“After all, when a stone is dropped into a pond, the water continues quivering even after the stone has sunk to the bottom.”
– Arthur Golden, Memoirs of a Geisha
We keep hearing more about trauma and post-traumatic stress disorder, and speaking as a trauma counselor, that’s a great thing. Recovery from school shootings, natural disasters and terrorist attacks have made healing from trauma a more common topic in the news. Shows like The Walking Dead, many CSI dramas have touched on traumatic stress directly or indirectly. Over the last seventy years we’ve moved to attempting to understand PTSD as a spinal disorder (some of the earliest accounts), through a degree of denial and minimization, to a point of acceptance where the Netflix blockbuster, Marvel Comic’s Jessica Jones has a hero who lives with PTSD as the title star.
Hospitals and counselors across the nation have made great strides in becoming “Trauma Informed” caregivers; essentially noting that trauma, and its effects on a person, are more common than originally expected and that we can help ease these symptoms while helping client repair what is essentially a memory processing problem.
This involves “‘connecting the dots’ for trauma survivors” According to Licensed Clinical Social Worker Lisa Ferentz (2016). Counselors and programs help survivors “understand the long-term emotional, physical, behavioral, and psychological impact of trauma, and the ways in which traumatic experiences are processed and stored in the brain. They also focus on the inevitable coping strategies that emerge for survival and are able to de-pathologize those ‘symptoms.’”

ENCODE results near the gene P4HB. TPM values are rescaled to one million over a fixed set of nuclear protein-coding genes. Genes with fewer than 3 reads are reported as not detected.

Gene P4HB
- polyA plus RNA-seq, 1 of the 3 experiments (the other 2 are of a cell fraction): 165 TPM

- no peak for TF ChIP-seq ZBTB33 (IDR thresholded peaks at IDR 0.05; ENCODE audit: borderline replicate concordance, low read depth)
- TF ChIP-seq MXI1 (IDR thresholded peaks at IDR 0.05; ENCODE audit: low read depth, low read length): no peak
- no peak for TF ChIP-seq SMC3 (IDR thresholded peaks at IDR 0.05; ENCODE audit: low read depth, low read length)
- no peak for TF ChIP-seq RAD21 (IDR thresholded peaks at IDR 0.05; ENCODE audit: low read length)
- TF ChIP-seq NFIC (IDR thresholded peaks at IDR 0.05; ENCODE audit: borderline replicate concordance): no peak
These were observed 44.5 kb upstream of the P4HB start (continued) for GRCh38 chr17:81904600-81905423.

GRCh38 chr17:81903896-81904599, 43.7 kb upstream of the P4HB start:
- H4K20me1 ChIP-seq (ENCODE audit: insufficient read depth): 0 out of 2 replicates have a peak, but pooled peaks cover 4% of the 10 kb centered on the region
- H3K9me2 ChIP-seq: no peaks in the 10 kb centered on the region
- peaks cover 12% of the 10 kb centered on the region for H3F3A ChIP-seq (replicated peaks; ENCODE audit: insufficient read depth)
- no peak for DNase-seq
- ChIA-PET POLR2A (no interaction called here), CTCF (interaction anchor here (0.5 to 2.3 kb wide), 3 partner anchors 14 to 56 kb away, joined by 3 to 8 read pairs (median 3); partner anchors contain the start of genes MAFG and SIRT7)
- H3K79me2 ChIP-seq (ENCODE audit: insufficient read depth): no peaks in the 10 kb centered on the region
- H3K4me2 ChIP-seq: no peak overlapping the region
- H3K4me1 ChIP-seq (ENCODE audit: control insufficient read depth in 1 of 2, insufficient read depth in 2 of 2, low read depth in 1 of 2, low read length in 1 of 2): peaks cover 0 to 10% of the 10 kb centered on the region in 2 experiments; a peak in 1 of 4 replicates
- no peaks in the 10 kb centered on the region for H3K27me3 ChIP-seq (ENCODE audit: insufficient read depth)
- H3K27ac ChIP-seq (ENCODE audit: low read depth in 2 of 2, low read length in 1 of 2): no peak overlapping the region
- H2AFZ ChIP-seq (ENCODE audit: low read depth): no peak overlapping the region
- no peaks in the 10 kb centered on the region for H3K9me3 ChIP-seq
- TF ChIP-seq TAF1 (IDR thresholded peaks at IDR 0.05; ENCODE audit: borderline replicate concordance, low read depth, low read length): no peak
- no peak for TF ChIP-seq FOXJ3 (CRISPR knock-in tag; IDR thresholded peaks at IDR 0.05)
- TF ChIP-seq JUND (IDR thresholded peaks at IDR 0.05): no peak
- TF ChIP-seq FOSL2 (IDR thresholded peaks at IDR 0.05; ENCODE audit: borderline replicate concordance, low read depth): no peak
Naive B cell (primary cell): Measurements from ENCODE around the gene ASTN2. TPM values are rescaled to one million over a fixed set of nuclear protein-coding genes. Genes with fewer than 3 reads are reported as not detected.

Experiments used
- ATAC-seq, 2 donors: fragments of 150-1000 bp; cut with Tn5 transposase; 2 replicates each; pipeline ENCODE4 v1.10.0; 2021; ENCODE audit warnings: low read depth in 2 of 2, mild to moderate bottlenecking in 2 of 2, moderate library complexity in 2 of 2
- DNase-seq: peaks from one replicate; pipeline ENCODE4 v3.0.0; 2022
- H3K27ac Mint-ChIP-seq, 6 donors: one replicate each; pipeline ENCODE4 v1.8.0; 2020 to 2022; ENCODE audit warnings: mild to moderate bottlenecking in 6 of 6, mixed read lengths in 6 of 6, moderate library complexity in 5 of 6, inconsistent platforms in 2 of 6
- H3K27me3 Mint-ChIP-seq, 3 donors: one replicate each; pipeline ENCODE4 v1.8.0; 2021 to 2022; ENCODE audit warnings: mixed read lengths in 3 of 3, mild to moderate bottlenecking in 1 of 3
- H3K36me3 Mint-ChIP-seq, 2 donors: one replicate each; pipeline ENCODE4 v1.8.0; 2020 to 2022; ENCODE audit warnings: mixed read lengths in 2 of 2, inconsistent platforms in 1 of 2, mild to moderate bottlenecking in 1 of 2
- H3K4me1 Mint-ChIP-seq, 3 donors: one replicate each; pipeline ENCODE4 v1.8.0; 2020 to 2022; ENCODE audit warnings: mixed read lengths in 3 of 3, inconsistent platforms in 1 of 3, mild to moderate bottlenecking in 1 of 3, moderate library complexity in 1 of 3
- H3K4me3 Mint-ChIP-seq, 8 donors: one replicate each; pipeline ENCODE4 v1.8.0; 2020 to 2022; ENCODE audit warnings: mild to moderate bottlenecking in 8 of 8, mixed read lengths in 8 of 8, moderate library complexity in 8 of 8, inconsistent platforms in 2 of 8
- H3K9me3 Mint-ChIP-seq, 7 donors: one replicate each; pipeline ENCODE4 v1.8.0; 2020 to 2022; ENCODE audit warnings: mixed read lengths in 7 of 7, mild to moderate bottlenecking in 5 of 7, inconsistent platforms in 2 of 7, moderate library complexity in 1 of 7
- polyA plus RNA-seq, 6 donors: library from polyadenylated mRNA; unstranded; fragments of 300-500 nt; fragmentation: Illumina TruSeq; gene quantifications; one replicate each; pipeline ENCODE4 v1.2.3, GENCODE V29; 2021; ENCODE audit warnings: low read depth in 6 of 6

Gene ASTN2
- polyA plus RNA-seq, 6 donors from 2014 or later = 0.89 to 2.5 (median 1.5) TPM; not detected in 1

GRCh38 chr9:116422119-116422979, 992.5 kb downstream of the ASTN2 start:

Informed and United
“Just as the body goes into shock after a physical trauma, so does the human psyche go into shock after the impact of a major loss.”
– Anne Grant, Author
Any counselor or member of a trauma informed program should stand proud as an ally in the fight against this totally treatable disorder. One of the greatest champions in the fight is the Substance Abuse and Mental Health Services Administration (SAMHSA) with their manual TIP 57: Trauma-Informed Care in Behavioral Health Services. TIP 57 “discusses patient assessment, treatment planning strategies that support recovery, and building a trauma-informed care workforce” (SAMHSA, 2014).The TIP 57 is notes a number of key components which are tenants of trauma-informed care, help bring the cerebral and neurological aspects of this disorder down to earth, and make them approachable and understandable to us all.